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What Does A VA 100% Compensation Rating Mean?

Last updated: November 18, 2023

Veterans are the foundation of this nation. They have safeguarded our constitutional rights and made the aspirations of our ancestors a reality. Our veterans have risked and sacrificed their lives throughout history to defend our nation. As such, it is only right to honor and care for them in return for their honorable acts of service.  

There are multiple approaches to that, but there's no better way of saying “thank you” to our veterans than providing them with the financial aid and social services they deserve. In this way, they would be able to enjoy the rest of their lives after having to go through all that hardship. 

If you wish to know more about the benefits and services provided to our veterans, continue reading below. 

What Are VA And Social Security Programs?

Both Social Security and the VA pay disability benefits. However, the programs, processes, and criteria for obtaining benefits widely vary.

A VA compensation rating of 100% Permanent and Total does not guarantee entitlement to Social Security disability benefits. To receive Social Security benefits, you must meet the Social Security definition of “disability”. To be labeled as disabled:

  • You must be unable to do substantial work because of your medical condition(s); and
  • Your medical condition(s) should have lasted, or expected to last, at least one year; or
  • Your medical condition(s) are fatal and would result in your death

It is important to note that receiving VA coverage would not affect your Social Security benefits. For a quick, side-by-side comparison of each program, please refer to this Fact Sheet.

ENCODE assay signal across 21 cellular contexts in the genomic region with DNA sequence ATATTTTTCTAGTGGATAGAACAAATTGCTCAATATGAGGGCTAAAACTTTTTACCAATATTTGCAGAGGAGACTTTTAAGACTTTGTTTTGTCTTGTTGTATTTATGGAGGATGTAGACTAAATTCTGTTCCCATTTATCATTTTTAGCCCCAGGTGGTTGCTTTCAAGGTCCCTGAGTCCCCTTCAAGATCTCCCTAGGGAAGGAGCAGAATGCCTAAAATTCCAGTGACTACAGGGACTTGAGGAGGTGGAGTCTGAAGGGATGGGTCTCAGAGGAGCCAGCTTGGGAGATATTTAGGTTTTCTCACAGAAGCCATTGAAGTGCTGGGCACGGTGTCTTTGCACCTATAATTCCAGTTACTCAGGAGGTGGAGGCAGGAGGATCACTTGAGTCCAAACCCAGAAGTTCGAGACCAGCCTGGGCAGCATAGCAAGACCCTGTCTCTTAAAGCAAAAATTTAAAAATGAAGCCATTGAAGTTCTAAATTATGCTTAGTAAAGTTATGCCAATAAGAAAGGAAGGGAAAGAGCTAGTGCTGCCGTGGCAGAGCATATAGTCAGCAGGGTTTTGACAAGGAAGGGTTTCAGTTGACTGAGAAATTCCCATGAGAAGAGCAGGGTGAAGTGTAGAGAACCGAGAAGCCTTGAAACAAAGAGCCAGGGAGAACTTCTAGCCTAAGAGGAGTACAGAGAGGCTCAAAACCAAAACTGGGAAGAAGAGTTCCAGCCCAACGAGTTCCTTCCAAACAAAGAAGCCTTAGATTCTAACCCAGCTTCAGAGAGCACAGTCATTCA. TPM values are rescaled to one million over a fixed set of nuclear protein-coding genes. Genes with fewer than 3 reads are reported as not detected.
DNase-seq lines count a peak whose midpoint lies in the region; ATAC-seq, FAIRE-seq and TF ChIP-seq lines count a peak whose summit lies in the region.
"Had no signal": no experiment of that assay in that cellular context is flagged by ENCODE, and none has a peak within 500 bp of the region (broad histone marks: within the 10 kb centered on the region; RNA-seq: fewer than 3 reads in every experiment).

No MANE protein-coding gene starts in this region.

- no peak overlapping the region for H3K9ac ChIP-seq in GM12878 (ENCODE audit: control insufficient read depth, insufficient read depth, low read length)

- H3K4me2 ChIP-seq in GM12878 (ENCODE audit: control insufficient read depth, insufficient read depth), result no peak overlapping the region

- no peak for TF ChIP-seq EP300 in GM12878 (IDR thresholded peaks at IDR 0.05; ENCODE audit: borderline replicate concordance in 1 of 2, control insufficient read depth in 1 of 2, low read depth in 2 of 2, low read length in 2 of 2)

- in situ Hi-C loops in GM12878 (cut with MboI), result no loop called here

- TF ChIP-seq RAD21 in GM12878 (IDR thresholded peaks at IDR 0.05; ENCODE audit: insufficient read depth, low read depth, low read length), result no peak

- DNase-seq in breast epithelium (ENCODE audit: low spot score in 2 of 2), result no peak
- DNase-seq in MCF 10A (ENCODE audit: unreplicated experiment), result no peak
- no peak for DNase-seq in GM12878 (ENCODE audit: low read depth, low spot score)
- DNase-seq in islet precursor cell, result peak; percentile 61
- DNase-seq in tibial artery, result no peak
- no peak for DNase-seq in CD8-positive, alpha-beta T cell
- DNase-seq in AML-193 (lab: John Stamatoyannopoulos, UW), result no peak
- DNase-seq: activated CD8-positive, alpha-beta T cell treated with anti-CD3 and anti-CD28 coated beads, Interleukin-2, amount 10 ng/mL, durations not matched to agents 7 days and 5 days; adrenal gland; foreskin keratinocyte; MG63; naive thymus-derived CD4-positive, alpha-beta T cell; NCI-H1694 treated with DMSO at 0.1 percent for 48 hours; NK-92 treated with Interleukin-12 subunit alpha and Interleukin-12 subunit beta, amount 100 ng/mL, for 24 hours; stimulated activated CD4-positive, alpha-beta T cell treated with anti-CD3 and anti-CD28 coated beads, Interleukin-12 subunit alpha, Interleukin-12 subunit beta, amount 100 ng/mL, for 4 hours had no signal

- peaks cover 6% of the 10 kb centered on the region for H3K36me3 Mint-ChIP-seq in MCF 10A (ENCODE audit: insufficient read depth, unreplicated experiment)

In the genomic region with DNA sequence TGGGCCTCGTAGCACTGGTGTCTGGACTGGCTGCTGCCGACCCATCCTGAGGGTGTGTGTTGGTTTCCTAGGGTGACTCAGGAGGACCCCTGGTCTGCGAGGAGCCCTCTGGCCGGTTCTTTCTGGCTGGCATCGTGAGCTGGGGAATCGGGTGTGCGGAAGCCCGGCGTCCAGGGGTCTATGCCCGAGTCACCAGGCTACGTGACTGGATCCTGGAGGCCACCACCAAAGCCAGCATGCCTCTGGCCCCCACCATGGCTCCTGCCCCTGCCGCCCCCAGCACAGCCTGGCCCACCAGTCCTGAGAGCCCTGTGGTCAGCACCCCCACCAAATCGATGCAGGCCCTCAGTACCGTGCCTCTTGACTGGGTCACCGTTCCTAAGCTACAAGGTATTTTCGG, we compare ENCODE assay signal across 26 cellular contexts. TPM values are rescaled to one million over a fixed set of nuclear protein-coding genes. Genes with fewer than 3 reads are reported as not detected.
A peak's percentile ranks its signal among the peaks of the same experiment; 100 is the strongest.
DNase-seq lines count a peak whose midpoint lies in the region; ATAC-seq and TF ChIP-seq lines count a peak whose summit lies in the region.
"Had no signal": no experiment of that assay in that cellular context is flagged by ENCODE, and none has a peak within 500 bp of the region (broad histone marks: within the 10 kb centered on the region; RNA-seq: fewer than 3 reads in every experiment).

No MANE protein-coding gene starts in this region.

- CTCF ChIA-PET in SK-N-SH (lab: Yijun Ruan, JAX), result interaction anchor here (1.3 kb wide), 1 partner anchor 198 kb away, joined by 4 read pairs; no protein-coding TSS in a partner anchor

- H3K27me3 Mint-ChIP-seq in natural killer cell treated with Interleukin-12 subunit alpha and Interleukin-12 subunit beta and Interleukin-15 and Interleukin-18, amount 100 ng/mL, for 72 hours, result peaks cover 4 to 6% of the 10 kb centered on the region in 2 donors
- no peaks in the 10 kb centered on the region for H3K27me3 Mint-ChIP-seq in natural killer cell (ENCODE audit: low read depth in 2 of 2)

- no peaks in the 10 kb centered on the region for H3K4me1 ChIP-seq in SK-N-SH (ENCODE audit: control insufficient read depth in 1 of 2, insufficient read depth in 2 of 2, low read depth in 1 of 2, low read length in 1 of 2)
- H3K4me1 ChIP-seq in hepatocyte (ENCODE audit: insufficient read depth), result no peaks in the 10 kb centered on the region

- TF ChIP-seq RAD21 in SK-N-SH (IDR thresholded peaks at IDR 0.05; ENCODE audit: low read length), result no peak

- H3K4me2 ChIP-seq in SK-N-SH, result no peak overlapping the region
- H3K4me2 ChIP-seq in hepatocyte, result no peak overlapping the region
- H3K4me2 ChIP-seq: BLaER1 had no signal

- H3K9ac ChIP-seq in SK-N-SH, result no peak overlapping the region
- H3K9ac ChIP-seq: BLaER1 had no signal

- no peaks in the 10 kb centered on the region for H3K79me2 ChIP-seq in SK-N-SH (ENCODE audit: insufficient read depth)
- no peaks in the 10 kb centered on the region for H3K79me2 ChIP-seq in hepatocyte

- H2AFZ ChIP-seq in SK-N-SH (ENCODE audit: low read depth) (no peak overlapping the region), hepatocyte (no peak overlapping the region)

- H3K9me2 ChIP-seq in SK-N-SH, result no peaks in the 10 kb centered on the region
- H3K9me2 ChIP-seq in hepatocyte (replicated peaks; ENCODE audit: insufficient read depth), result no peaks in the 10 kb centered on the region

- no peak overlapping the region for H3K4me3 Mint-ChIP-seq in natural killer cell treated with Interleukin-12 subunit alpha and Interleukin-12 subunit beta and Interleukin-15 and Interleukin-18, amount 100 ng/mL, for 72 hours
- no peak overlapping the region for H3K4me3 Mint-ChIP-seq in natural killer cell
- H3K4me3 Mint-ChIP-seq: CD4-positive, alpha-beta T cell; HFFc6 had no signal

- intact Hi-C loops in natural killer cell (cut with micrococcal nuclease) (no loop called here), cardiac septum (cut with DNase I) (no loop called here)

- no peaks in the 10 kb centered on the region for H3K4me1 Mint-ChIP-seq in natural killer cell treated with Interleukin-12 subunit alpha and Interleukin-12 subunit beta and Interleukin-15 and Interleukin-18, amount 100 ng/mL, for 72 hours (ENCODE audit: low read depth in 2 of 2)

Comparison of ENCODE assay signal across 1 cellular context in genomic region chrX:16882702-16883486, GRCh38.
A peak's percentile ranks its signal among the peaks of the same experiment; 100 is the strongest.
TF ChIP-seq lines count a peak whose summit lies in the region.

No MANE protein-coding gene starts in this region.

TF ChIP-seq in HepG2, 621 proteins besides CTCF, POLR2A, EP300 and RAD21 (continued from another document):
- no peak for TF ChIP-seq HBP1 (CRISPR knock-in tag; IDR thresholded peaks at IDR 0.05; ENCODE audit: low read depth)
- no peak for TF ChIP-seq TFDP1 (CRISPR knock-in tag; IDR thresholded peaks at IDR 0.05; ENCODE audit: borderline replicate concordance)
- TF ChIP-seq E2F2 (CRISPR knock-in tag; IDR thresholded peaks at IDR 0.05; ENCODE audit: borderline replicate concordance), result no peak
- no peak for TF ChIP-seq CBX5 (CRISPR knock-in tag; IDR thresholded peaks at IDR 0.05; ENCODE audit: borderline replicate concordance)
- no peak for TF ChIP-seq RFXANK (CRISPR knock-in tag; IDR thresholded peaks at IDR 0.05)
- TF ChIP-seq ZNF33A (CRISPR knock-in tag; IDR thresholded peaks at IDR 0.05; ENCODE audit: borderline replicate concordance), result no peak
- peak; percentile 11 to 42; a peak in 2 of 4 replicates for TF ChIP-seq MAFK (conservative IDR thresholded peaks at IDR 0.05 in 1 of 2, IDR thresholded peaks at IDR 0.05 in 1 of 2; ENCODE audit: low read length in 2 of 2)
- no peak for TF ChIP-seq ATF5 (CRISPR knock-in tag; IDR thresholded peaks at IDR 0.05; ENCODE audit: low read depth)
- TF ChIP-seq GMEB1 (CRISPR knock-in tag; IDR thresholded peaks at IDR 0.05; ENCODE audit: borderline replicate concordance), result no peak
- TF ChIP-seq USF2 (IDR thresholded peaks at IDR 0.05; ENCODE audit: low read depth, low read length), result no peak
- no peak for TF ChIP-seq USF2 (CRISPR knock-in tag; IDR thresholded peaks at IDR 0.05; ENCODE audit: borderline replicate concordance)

What Are VA Disability Ratings?

A VA disability rating is a percentage that is assigned to a service-connected disability based on its severity. This percentage also represents how much your condition or disability decreases your overall health and ability to function. Disability ratings are intended to compensate veterans for the general impairment in earning capacity as a result of their service-related conditions or disabilities. 

The Veterans Administration (VA) assigns diagnostic codes and disability ratings for service-connected conditions using the VA Schedule for Rating Disabilities (VASRD). Each rating benchmark describes a particular condition's symptoms and available treatments. The VA assigns disability ratings in the range of 0% to 100%. Generally, the disability rating as well as the benefits provided increase proportionally with the severity of the impairment. 

Conditions covered by such benefits generally include:

  • Physical disabilities including hearing loss, chronic back pain, asthma and cancers caused by contact with toxic chemicals.
  • Mental disabilities including anxiety, post-traumatic stress disorder (PTSD), depression and traumatic brain injury (TBI).

Find a complete list of covered conditions here.

Who Assigns VA Disability Ratings? 

Rating Officers at the Regional Office level, such as Decision Review or Higher-Level Review Officers, or the Board of Veterans' Appeals, assign the VA disability ratings. The type of rating official administering a disability evaluation will vary depending on the level at which your case is (i.e., the Regional Office or the Board). 

The VA Schedule for Rating Disabilities  (VASRD) is used by adjudicators to assign a rating to each service-connected disability. According to that schedule, each disability or condition is assessed in increments of 10% and given a unique diagnostic code.

Disabilities Without Diagnostic Codes

There are several conditions that a veteran may experience, and not all of them are covered by the VASRD. If your condition is service-connected but is not listed on the rating schedule, VA will rate it with the use of analogy. In other words, VA will look for a condition that causes symptoms and levels of impairment that are comparable, and then it will rate your disability according to the criteria for that listed condition.

Symptoms Not Accounted For In The Rating Schedule

If you experience symptoms that aren't necessarily covered by the rating schedule, it means that the VA does not normally consider the problems caused by your condition as being part of that disability. Nonetheless, you are still entitled to a separate rating for those symptoms. In this instance, you are entitled to a separate rating under a different diagnostic code.

How VA Disability Ratings Are Assigned?